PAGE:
The dollar barely budged against the euro but the pound recovered having dipped 0.4% after British Prime Minister Boris Johnson was admitted to hospital for tests as he was still suffering symptoms of the coronavirus.

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      Yields on safe-haven German government bonds crept higher in fixed income markets too, reflecting the slightly brighter tone in world markets despite some painful data.

      Investor morale in the euro zone fell to an all-time low in April and the currency bloc’s economy is now in deep recession due to the coronavirus, which is “holding the world economy in a stranglehold”, a Sentix survey showed.

      Orders for German-made goods had already dropped 1.4% in February, German data showed. British car sales slumped 40% last month and Norweigen Air’s traffic plummeted 60%.

      “Never before has the assessment of the current situation collapsed so sharply in all regions of the world within one month,” Sentix managing director Patrick Hussy said.

      “The situation is … much worse than in 2009,” Hussy said. “Economic forecasts to date underestimate the shrinking process. The recession will go much deeper and longer.”

      CRUCIAL TEST

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      In Asia, stocks had also proven bullish. Australia’s benchmark index rose 4.33%, Japan’s Nikkei added 4.24% after a slow start, while South Korea’s KOSPI index climbed 3.85%. Hong Kong’s Hang Seng index was 2.18% higher.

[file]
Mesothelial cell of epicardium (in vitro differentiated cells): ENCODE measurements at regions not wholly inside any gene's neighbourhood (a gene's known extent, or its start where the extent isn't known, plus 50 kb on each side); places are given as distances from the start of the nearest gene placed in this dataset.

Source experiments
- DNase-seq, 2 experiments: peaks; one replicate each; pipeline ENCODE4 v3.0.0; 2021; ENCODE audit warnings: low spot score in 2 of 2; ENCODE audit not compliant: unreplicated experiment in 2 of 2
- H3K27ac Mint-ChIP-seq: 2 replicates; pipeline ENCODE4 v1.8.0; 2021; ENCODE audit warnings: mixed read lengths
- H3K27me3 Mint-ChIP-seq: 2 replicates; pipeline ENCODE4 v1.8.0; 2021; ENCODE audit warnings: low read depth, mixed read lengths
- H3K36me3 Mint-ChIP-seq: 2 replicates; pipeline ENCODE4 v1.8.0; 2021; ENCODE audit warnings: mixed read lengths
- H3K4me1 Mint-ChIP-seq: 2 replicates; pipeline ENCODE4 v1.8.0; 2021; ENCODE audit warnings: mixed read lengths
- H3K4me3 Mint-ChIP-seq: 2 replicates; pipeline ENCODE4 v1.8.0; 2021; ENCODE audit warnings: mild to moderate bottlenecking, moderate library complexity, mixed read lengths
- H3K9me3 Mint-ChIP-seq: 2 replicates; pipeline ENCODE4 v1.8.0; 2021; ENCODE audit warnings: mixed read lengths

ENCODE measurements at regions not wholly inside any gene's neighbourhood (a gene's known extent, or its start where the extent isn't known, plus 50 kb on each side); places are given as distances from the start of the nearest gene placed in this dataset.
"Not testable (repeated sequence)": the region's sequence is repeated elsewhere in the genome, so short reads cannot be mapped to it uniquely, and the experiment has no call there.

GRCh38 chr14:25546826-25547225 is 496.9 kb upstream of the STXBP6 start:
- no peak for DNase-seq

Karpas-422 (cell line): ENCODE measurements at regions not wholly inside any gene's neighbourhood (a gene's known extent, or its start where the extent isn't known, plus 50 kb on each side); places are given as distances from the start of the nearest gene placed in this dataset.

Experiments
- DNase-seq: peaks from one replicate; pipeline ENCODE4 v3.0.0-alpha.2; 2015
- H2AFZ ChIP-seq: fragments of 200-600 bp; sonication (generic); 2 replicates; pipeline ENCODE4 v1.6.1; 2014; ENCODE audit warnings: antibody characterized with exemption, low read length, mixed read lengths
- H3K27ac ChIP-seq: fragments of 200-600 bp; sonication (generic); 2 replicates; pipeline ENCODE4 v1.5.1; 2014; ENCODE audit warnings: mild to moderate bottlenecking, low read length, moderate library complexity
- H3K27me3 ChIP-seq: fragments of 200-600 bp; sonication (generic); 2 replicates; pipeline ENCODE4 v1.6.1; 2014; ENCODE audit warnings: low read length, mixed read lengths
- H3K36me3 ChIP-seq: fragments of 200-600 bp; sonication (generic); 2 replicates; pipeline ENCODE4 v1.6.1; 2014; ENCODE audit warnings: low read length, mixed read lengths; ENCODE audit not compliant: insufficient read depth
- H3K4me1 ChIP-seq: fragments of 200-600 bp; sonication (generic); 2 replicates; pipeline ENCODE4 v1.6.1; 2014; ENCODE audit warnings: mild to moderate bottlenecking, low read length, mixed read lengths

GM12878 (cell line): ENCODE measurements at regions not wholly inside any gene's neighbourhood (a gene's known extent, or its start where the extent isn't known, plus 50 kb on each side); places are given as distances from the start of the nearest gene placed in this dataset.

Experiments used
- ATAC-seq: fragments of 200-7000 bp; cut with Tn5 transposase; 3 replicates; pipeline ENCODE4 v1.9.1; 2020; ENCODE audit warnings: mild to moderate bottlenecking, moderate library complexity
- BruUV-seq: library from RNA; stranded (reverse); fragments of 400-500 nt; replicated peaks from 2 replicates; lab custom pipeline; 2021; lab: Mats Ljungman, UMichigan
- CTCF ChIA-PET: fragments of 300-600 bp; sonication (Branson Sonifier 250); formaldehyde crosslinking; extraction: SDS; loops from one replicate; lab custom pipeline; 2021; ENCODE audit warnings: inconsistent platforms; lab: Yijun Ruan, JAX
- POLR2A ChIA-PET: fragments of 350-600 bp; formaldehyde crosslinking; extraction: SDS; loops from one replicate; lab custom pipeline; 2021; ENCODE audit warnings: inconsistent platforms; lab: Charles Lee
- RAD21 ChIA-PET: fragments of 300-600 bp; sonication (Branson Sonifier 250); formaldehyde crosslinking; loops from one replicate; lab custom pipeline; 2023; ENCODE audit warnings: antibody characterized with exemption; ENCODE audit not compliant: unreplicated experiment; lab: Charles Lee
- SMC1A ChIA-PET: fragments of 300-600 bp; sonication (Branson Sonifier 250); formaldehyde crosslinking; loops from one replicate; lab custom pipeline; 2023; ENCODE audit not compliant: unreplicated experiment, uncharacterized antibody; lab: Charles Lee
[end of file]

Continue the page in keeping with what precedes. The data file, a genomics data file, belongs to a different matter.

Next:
That sent MSCI’s broadest index of Asian shares outside of Japan up 2%, on track for its best performance in more than a week.

      Markets in mainland China were closed for a public holiday.

      Worryingly, the number of new coronavirus cases jumped in China on Sunday, while the number of asymptomatic cases surged too as Beijing continued to struggle to extinguish the outbreak despite drastic containment efforts.

      “Focus in markets will now turn to the path out of lockdown and to what extent containment measures can be lifted without risking a second wave of infections,” National Australia Bank analyst Tapas Strickland wrote in a note.

      “Key to a strong rebound in China will be the ongoing lifting of containment measures, with Wuhan – the epicentre of the outbreak – set to lift containment measures on April 8.”

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      Reuters